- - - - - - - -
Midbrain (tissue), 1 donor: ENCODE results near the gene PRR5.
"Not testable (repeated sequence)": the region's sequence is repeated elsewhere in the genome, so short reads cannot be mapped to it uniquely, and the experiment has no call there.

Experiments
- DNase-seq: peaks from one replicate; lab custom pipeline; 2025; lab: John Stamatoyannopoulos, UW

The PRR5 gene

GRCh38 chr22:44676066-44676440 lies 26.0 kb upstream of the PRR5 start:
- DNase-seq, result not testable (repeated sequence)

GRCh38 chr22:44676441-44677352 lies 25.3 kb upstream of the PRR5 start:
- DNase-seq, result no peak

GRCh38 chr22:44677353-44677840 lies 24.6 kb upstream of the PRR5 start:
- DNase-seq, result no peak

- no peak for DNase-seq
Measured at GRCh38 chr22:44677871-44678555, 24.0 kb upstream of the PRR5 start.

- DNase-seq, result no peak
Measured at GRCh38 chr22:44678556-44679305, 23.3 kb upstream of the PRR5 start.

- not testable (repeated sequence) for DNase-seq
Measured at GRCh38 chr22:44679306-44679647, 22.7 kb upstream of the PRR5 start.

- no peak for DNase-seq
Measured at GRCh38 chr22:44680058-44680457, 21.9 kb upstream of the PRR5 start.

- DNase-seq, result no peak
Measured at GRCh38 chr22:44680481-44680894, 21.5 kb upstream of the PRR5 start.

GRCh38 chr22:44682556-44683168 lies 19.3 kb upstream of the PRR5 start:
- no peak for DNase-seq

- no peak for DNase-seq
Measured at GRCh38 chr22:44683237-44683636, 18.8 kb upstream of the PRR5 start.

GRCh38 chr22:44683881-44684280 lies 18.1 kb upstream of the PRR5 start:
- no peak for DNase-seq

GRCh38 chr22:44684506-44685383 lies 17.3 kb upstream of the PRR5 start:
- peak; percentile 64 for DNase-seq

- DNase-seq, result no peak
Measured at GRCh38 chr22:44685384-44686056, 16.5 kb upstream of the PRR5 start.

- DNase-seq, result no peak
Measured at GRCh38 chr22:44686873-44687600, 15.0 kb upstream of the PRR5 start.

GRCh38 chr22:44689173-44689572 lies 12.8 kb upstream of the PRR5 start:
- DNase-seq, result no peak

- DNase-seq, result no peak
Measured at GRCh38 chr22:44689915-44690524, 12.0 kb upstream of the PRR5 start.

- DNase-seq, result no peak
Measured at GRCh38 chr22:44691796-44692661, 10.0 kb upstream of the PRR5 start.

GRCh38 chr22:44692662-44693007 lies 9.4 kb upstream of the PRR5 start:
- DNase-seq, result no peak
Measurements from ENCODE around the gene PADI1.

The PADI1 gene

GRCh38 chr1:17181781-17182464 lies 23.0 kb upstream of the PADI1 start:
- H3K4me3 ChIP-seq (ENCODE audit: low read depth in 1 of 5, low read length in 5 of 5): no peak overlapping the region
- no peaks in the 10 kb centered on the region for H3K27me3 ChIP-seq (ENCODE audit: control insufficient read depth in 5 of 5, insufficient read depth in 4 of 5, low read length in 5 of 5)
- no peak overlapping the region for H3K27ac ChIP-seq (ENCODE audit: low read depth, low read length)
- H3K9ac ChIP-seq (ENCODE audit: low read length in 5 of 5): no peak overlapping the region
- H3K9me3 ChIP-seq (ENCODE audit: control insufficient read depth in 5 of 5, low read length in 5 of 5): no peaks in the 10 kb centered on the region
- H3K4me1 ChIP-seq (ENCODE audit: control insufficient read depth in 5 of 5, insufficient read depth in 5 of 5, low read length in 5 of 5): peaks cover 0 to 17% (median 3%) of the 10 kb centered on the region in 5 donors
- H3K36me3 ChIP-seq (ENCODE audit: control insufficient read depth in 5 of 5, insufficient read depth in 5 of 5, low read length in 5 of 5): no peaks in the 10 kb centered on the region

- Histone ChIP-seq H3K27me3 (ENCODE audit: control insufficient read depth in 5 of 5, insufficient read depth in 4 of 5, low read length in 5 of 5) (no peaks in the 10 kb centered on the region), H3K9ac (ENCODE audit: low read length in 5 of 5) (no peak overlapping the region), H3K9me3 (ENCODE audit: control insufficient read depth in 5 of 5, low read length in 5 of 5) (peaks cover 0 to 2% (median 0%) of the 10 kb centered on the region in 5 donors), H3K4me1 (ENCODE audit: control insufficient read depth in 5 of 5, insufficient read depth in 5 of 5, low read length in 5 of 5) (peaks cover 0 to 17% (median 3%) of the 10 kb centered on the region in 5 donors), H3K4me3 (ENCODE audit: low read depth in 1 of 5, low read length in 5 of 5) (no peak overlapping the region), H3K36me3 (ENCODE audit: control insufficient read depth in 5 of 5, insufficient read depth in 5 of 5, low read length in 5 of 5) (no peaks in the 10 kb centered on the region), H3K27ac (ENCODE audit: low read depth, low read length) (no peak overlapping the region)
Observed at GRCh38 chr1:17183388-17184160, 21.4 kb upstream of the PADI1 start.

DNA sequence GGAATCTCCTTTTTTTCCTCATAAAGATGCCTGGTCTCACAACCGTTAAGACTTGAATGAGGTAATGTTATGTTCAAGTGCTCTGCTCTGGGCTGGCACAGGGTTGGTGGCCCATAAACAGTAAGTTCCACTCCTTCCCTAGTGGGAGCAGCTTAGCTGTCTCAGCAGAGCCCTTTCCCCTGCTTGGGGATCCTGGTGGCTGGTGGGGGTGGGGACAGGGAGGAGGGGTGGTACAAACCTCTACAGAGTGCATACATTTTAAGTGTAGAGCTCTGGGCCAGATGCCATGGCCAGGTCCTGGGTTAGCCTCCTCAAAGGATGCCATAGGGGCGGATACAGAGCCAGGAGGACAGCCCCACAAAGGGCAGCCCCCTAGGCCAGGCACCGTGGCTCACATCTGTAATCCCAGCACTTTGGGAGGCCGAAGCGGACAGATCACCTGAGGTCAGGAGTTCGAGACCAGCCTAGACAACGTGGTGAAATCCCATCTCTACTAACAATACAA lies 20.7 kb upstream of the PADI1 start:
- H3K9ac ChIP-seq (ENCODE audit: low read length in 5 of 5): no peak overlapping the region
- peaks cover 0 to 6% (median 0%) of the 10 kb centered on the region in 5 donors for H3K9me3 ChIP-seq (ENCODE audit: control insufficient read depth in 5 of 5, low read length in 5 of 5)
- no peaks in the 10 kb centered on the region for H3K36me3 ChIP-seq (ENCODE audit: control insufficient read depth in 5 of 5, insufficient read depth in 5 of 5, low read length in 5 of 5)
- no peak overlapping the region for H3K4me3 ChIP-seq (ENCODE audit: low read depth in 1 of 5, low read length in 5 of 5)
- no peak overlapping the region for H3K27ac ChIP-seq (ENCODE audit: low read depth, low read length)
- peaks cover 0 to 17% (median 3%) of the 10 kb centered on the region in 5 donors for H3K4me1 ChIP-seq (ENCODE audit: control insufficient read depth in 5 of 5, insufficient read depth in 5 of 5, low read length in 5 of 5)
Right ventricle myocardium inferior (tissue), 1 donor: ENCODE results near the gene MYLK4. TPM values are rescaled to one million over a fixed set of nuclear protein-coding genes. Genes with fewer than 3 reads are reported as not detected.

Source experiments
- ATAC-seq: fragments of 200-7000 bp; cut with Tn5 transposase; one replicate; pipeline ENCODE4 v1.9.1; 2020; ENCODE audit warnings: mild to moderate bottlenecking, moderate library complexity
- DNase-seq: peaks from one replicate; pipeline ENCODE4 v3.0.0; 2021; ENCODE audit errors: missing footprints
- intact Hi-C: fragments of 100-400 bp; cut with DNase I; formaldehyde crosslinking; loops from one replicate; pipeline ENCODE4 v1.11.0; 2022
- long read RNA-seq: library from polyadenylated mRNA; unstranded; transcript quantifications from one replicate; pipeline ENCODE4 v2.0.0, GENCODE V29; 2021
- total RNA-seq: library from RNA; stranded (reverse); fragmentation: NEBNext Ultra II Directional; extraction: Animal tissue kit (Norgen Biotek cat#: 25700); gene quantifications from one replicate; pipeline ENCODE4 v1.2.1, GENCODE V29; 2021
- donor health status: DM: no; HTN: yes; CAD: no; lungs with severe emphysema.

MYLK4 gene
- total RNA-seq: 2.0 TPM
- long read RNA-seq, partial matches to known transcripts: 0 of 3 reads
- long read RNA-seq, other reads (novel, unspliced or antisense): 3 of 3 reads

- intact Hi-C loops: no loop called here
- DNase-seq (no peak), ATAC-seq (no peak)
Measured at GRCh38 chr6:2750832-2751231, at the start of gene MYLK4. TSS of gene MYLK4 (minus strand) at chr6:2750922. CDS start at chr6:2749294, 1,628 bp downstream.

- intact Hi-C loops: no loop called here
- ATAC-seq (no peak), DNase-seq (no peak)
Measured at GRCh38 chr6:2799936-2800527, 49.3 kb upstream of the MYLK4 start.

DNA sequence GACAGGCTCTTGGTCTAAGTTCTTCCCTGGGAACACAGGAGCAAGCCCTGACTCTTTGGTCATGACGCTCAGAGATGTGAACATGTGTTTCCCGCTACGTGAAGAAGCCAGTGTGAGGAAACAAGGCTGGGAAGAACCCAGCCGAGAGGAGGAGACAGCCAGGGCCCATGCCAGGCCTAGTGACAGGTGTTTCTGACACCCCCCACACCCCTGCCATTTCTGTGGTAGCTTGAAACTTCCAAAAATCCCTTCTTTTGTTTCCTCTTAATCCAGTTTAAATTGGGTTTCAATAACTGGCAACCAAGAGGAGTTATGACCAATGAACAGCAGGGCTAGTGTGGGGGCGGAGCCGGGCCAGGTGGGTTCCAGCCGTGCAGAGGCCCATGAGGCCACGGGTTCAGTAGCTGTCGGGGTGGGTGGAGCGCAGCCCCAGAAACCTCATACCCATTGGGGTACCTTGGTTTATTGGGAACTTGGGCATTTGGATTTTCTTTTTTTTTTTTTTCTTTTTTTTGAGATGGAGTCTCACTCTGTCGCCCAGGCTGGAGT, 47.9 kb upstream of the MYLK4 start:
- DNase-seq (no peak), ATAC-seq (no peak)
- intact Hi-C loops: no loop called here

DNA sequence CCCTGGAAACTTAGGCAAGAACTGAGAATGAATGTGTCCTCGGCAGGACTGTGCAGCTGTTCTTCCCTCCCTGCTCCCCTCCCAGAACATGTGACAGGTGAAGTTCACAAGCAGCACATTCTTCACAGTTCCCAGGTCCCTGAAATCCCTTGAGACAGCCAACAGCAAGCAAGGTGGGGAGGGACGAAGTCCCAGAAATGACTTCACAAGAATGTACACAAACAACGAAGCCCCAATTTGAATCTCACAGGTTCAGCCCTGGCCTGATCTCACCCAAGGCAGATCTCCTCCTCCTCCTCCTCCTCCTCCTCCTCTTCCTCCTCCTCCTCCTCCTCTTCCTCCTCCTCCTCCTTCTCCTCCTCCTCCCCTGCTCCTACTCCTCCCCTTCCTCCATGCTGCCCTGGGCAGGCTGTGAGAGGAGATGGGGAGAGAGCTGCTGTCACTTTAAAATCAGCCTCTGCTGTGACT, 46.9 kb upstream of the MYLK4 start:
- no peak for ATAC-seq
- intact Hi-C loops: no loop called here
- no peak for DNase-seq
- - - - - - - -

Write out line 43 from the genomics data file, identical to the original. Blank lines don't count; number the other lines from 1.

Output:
The PADI1 gene